Suffolk father to spend £2m bringing eating disorder care closer to home
- Credit: Archant
A Suffolk psychologist whose daughter had to go to Norwich to be treated for anorexia is spending £2m of his own money to help others have care closer to home.
Chris McKenna, 55, spent his working life as a clinical psychologist, even setting up a specialist mental health treatment centre with two others in 1997 near Newmarket.
Having sold the company in 2005, the Bury St Edmunds resident was close to retiring but this all changed two years ago after his 18-year-old daughter, whom he has asked not to be named, was diagnosed with anorexia nervosa.
“Although I could see it and I treated individuals with bulimia and anorexia throughout my career, when it’s your own daughter it becomes a completely different issue,” he said.
The illness took a toll on his daughter, who had started displaying symptoms before she went travelling around the world.
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Three months after she left, Chris and his wife Jackie, 56, met her in Sydney.
“We were horrified,” said Chris, “she looked skeletal, she looked dreadful. It was at that point I realised that she had an eating disorder. I think I realised well before then and we were worried about it but as a parent rather than a clinician your approach and relationship is quite different. I was her dad rather than her therapist. I wanted to see what I wanted to see and not the condition.”
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After long discussions, they came back to the UK and she went to see a GP. Immediately she was referred to West Suffolk Hospital. From there, a vacancy arose at Newmarket House, near Norwich, an independent residential hospital dedicated solely to the treatment of eating disorders. It works with the NHS as a resource provider so people can be referred there.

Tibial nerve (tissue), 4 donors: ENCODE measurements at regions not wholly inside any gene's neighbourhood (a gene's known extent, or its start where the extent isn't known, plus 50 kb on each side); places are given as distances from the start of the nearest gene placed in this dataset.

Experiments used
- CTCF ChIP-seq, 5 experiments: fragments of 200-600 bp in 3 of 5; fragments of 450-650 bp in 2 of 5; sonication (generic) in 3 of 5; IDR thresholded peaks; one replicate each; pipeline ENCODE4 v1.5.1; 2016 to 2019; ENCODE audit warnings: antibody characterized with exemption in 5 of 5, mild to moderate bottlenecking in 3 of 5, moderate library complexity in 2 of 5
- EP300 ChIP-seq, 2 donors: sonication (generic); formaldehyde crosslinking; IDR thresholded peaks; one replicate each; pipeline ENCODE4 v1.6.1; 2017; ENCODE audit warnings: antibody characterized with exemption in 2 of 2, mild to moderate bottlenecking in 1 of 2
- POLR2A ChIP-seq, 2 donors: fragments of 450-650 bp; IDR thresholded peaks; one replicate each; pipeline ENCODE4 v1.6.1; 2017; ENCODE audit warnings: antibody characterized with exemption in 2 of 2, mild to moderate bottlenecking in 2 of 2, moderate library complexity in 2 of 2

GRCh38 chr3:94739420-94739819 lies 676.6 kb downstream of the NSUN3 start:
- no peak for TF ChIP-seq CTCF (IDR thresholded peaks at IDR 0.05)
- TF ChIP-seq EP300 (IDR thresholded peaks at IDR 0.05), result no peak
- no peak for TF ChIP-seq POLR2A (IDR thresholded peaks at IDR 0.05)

However, Chris said they were lucky to even get a place near Norwich, many have to go much further afield as he said there was no specialist provision in Suffolk.
A great deal of current research points to the fact that mental health treatment is much more effective the closer to home it is, allowing home visits and being less of a dislocation for the patient.
“I’d started to do some research on the prevalence and incidence of the disorder and the number of beds available and the number of treatments available,” Chris said. “It was personal experience but through that I realised that there was clearly a need for eating disorder beds and for a service that can provide very high-quality medical and clinical inputs.”
Given his professional history, he realised he was perfectly situated to set this up to help others in Suffolk like his daughter, who will soon turn 20 and has just gone to study at a nearby university.
Chris spoke of the “serendipitous” moment when he realised their former six-bedroom home at The Chimneys, in New Road, Rougham, could be turned into a 12-bed residential home to help treat people with an eating disorder.
“I had no real intention of getting involved in developing specialist inpatient services again,” he said. “I thought I had been there, done that and got the t-shirt but her illness made me re-think that and think about using my experience and skills both as a service developer and clinician to do something useful.”
If it gets planning permission, Chris and his wife will be funding the development and the initial running costs.
Chris said there was a shortfall in the number of bed spaces available for people needing treatment, with the much of the distribution across the country nearer to London.